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Map of the Roman Empire - Scodra
K-4 on the Map
Ancient Scodra - The capital of the Labeates, in Illyria. Scodra was one of the oldest cities in modern Albania, it was located on Lake Shkoder which is the modern name of the ancient city. (formerly Scutari).
Scodra. Now Scodar or Scutari; one of the most important towns in Illyricum, on the left bank of the river Barbana, at the southeast corner of the Lacus Labeatis, and about seventeen miles from the coast. - Harry Thurston Peck. Harpers Dictionary of Classical Antiquities. New York. Harper and Brothers.
Scodra, capital of the Labeates, in Illyria, on Barbana fl., at the s. extremity of Labeatis lacus. A colonia. Fortress of Scutari. - Classical Gazetteer
Scodra in Antiquity. The town was known as Scodra (Greek: Σκάρδον)
(Latin: Scodra) during the antiquity, and was the capital of the first kingdom
of the Illyrian tribe of the Ardiaei, since the middle of the 3rd century BC.
The town, was first mentioned during classical times as the site of the Illyrian
Labeates, as well as the capital of the kingdom of King Gentius- in which he
minted coins - and that of Queen Teuta. In the year 168 BC, the city was
captured by the Romans and it became an important trade and military route. The
Romans colonized the town. Scodra remained in the province of Illyricum, and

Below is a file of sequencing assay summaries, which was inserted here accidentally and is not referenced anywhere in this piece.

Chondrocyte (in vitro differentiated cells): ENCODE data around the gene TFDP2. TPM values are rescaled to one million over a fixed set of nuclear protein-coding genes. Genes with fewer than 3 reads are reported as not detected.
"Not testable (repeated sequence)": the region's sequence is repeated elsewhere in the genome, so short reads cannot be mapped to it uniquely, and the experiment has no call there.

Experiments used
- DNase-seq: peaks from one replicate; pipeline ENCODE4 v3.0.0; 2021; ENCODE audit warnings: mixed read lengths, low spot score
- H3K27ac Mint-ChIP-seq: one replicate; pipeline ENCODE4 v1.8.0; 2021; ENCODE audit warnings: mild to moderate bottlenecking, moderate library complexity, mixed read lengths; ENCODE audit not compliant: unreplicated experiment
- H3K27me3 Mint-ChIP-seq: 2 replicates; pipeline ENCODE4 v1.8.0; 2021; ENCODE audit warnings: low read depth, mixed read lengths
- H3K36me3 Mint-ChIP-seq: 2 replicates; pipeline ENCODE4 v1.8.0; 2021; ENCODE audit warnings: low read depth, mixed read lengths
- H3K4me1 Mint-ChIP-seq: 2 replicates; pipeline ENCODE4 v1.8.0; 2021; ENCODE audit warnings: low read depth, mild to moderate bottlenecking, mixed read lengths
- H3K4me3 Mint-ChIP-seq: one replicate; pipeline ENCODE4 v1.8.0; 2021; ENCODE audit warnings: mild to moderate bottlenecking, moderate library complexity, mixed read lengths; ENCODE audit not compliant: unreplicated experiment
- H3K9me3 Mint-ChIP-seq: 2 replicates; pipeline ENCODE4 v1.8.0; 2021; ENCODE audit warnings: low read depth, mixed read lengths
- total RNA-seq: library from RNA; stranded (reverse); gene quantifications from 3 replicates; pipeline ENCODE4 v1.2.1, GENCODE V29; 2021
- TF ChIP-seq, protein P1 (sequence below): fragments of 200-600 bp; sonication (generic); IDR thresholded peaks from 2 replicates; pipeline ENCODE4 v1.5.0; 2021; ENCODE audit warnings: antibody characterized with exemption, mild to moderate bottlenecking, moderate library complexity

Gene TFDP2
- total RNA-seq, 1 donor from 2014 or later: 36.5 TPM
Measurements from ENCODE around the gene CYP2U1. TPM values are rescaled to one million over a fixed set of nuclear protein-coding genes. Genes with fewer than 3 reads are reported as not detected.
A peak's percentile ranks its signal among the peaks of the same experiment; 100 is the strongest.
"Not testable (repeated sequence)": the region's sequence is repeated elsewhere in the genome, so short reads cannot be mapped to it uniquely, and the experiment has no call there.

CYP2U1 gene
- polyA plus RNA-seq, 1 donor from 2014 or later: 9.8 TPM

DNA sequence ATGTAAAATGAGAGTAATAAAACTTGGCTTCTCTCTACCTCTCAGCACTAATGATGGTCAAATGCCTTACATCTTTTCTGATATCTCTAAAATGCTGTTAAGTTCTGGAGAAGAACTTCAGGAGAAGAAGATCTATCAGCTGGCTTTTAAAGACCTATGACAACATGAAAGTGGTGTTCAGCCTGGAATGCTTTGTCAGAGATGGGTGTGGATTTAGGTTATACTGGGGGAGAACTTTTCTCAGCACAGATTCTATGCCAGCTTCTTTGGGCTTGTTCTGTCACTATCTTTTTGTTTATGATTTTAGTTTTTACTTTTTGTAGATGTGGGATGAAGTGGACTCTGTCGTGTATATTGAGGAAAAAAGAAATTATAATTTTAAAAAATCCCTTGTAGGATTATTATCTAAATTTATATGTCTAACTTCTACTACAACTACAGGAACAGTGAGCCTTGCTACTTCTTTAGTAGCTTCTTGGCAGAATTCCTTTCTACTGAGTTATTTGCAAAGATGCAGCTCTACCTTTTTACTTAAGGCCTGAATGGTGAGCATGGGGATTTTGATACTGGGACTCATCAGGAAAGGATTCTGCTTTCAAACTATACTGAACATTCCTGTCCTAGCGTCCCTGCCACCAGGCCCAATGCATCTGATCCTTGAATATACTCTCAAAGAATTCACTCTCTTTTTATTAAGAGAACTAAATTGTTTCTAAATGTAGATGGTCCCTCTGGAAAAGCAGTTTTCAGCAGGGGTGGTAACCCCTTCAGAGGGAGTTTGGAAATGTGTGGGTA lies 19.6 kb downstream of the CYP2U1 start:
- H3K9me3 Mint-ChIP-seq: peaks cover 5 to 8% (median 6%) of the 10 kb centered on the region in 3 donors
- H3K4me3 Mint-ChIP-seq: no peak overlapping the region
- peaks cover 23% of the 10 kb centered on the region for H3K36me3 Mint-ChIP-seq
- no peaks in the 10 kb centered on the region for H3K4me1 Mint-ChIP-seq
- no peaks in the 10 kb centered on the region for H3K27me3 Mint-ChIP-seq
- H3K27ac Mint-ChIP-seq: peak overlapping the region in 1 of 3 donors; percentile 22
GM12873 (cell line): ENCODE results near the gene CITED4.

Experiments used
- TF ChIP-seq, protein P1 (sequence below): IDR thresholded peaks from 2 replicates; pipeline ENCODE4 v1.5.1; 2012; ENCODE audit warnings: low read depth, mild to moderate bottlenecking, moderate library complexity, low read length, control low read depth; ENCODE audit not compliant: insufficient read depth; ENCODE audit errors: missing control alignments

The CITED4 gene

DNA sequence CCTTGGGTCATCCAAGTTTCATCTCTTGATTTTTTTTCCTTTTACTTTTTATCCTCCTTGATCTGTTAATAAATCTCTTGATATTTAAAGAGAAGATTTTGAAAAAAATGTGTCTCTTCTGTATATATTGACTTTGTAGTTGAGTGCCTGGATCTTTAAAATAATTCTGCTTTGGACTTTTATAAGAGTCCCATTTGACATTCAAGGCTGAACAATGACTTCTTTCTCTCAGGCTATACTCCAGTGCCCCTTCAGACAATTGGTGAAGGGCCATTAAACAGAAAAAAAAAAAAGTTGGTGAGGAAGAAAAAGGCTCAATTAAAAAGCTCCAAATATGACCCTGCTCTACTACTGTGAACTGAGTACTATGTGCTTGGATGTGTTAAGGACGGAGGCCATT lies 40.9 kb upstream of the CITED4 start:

later Dalmatia. By it 395 AD, it was part of the Diocese of Dacia, within
Praevalitana. - Wikipedia
Maps are essential for any serious study, they help students of Roman history understand the geographical locations and historical backgrounds of the places mentioned in historical sources.
SCODRA (Σκάρδον, Ptol. 2.16. (17.) § 12; Σκάρδον, Hierocl. p. 656: Eth. Scodrenses, Liv. 45.26), one of the snore important towns of Roman Illyricum (Montenegro), the capital of the Labeates, seated at the southern extremity of the lake Labeatis, between two rivers, the Clausula on the E., and the Barbanna on the W. (Liv. 44.31), and at a distance of 17 miles from the sea-coast (Plin. Nat. 3.22. s. 26). It was a very strong place, and Gentius, king of the Illyrians, attempted to defend it against the Romans, B.C. 168, but was defeated in a battle under the walls. Pliny erroneously places it on the Drilo (l.c.). At a later period it became the chief city of the province Praevalitana. It is the present Scutari, which is also the name of the lake Labeatis. (Wilkinson, Dalmatia and Montenegro, vol. i. p. 476.). - Dictionary of Greek and Roman Geography (1854) William Smith, LLD, Ed.
Map of the Roman Empire - Places